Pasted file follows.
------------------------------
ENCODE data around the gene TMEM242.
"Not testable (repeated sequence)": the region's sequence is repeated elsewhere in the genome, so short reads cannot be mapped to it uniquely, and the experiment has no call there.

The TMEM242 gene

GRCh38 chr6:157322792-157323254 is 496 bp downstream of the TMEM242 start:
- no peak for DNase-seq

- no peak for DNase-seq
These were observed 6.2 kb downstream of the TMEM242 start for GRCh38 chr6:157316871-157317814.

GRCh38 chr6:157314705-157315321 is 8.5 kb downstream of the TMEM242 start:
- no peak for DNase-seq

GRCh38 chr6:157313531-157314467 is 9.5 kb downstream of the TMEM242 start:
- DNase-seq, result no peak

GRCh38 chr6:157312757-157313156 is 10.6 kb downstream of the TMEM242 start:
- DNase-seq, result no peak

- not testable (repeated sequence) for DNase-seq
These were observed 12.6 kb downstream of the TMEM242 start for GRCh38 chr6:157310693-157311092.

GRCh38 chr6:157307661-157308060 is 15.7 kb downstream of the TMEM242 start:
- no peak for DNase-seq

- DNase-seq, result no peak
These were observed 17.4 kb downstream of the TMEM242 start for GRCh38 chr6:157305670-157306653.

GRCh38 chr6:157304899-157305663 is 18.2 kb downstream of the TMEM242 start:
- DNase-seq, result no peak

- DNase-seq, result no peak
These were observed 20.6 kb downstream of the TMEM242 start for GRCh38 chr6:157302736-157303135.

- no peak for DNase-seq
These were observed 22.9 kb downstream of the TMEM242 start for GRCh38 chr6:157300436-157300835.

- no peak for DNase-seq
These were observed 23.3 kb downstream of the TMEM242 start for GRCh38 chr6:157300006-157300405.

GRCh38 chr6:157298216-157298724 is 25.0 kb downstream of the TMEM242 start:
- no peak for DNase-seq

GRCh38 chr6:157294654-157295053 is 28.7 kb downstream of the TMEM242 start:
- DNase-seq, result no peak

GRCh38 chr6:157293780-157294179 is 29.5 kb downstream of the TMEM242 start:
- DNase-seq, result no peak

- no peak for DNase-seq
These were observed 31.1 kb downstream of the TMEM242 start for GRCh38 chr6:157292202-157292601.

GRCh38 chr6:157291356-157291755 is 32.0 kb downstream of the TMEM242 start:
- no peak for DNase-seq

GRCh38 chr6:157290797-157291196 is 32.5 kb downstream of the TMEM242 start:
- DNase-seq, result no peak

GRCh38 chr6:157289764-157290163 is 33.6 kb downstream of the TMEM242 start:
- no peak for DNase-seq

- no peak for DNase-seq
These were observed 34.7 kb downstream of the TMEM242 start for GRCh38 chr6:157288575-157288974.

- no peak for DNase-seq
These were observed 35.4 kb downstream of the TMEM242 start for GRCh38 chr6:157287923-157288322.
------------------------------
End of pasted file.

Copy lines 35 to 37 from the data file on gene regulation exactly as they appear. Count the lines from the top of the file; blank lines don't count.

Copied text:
These were observed 31.1 kb downstream of the TMEM242 start for GRCh38 chr6:157292202-157292601.

GRCh38 chr6:157291356-157291755 is 32.0 kb downstream of the TMEM242 start:
- no peak for DNase-seq